As this new situation evolved, many of those individual taxpayers have been cautious and continued to make their same quarterly tax installment payments.  They were worried about underpaying, which is punished with interest and a penalty.  They are waiting to file for refunds instead, and it is the unknown size and timing of those refunds that has the Department of Taxation worried.

The tax dollars could be collected in one fiscal year and refund paid out in the next.  The legislator who brought the bill in 2022, Delegate Joseph McNamara (R-Salem), believes the Department of Taxation is over estimating the risk that massive refunds will be demanded.  Time will tell.

Virginia did not invent this PTET workaround, although McNamara’s bill was one of the first nationally.  Given all the other states going in that direction, the likelihood Virginia would not follow suit was very low.  But the tax policy implications are substantial.  The federal tax code is once again subsiding state and local taxes, and once again, not all taxpayers are treated equally.  The pressure will build to remove the SALT cap entirely.  Many will cheer. 

How PTET works is very simple.  If a partnership has 10 partners and earned $2 million in profits (before tax), each equal partner would normally be disbursed $200,000 and would owe state tax on that income.  But if the state 5.75% tax on the $2 million is paid by the entity, each partner gets a deduction for his or her share of the distribution that wipes out the state tax liability.

The individual taxpayer can still claim the state income tax paid on the federal return as a business expense.  That provides the big hit to the federal treasury.  Often it might be a very large reduction in federal tax.   An 2020 Internal Revenue Service ruling on how that tax liability is passed through set up this tax avoidance process.

If the pass through income amount is relatively small, many CPAs are advising taxpayers not to take the PTET route, McNamara said.   There can be other circumstances where the taxpayer would still like to take the distribution pre-tax.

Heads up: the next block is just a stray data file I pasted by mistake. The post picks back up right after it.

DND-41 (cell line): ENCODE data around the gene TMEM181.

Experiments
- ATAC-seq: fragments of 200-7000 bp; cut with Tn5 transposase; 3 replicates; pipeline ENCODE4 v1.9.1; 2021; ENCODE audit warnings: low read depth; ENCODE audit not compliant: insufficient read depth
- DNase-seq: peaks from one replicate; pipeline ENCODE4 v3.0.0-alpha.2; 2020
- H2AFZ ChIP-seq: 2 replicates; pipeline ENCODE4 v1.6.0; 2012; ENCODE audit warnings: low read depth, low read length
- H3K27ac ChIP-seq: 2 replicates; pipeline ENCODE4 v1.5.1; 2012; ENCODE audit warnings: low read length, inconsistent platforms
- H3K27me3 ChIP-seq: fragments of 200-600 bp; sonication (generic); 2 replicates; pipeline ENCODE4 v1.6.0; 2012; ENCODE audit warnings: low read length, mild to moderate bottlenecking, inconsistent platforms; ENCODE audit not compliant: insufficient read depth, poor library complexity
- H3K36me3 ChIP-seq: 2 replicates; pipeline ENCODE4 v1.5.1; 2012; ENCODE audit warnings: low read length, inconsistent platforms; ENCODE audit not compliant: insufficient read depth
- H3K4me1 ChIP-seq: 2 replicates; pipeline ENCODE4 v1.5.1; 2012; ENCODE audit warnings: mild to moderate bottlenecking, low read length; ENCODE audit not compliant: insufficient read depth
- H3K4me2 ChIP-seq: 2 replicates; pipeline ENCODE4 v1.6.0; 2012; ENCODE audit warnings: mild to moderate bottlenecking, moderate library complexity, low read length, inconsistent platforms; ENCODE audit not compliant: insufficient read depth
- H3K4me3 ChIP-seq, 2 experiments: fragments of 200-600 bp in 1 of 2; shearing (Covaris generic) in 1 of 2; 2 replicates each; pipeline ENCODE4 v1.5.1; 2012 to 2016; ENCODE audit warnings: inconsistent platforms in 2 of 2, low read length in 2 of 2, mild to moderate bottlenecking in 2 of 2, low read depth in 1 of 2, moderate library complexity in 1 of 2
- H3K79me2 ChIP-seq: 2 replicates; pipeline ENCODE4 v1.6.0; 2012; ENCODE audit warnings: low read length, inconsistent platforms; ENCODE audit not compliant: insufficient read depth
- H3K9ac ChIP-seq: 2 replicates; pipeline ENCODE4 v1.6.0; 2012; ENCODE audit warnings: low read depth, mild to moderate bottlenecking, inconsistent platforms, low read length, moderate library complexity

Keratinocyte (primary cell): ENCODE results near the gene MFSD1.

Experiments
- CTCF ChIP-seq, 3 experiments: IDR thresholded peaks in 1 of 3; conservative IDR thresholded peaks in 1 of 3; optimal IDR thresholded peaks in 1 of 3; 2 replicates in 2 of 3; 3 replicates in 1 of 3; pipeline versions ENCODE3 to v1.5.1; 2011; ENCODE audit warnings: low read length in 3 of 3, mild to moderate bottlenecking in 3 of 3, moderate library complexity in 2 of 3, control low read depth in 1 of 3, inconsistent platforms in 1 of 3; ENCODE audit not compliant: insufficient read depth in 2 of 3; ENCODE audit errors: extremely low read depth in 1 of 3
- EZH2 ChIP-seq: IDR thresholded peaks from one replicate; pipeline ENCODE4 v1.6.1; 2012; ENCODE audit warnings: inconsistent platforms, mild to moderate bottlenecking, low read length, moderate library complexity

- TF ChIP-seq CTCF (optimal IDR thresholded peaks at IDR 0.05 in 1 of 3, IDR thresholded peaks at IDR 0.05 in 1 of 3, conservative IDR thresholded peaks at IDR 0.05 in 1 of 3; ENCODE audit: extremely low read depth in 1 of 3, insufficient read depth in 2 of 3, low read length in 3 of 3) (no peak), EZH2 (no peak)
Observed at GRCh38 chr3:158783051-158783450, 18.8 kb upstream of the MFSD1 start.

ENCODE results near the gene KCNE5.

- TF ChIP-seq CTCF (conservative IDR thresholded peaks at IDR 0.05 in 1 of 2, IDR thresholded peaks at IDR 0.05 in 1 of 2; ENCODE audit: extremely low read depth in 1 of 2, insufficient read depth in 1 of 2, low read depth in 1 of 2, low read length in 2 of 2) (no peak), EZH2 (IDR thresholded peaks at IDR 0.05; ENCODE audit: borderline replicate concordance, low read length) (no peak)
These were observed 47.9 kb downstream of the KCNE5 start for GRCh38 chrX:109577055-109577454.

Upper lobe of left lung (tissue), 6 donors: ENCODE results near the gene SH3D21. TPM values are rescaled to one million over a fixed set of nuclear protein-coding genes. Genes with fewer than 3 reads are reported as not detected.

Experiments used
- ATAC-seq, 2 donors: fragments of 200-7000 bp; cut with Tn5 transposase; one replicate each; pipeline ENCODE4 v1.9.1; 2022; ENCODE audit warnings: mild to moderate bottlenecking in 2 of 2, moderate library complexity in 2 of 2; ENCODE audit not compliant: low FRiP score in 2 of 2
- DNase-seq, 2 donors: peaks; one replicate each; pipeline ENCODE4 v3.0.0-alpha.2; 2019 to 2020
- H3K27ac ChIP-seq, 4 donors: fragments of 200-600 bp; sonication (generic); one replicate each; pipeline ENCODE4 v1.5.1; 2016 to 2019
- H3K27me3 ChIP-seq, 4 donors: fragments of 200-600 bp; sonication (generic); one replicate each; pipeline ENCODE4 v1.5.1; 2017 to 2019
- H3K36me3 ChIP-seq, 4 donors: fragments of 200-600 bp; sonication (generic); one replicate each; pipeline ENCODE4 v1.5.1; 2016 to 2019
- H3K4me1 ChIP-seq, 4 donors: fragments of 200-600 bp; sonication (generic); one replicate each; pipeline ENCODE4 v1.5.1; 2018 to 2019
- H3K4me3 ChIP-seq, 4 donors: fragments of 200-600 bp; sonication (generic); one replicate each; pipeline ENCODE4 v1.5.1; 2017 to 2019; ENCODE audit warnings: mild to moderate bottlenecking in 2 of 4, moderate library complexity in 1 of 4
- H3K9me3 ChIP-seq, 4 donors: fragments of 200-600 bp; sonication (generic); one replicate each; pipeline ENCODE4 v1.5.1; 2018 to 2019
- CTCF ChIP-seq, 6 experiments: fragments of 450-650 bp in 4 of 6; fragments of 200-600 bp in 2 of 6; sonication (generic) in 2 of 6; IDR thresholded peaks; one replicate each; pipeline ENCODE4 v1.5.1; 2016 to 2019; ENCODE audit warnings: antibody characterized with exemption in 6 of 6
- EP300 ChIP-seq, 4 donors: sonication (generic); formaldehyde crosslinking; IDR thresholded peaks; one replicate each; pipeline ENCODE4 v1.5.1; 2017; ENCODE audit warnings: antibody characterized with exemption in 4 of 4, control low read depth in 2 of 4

The traditional purpose of a pass through entity is to avoid income taxes at the entity level and pass that liability to the individuals.  They are an alternative to traditional corporations.   Corporate net income is taxed twice, first by the corporate income tax and then as individual income when shareholders get their dividends. Pass through entity income is taxed only once.

Now the business owners can choose to pay state tax at the entity level and avoid the individual liability, or not, whichever causes the lowest tax bill. 

Yes, this is special treatment for a certain class of income, McNamara agreed.  He argues that other forms of income get special treatment.  Dividends and carried interest income are taxed at lower rates.  On wage income, the employer pays half of the Social Security tax but on pass through income, the taxpayer pays the higher self employment rate.

The money these taxpayers are not sending to Washington stays and gets spent in Virginia, he argued.  That he was able to persuade all the liberal tax hawks in the General Assembly to go along with this is astounding.  Many Republicans may not understand just what this does, either.

At the end of the Department of Taxation presentation last week, a hopeful legislator noted that at least the state is earning interest on all that money sitting around waiting for the refunds.  No, responded the Tax Department’s Kristin Collins.  The state will pay interest on those refunds once paid, currently something like 9%.  They have no incentive to rush.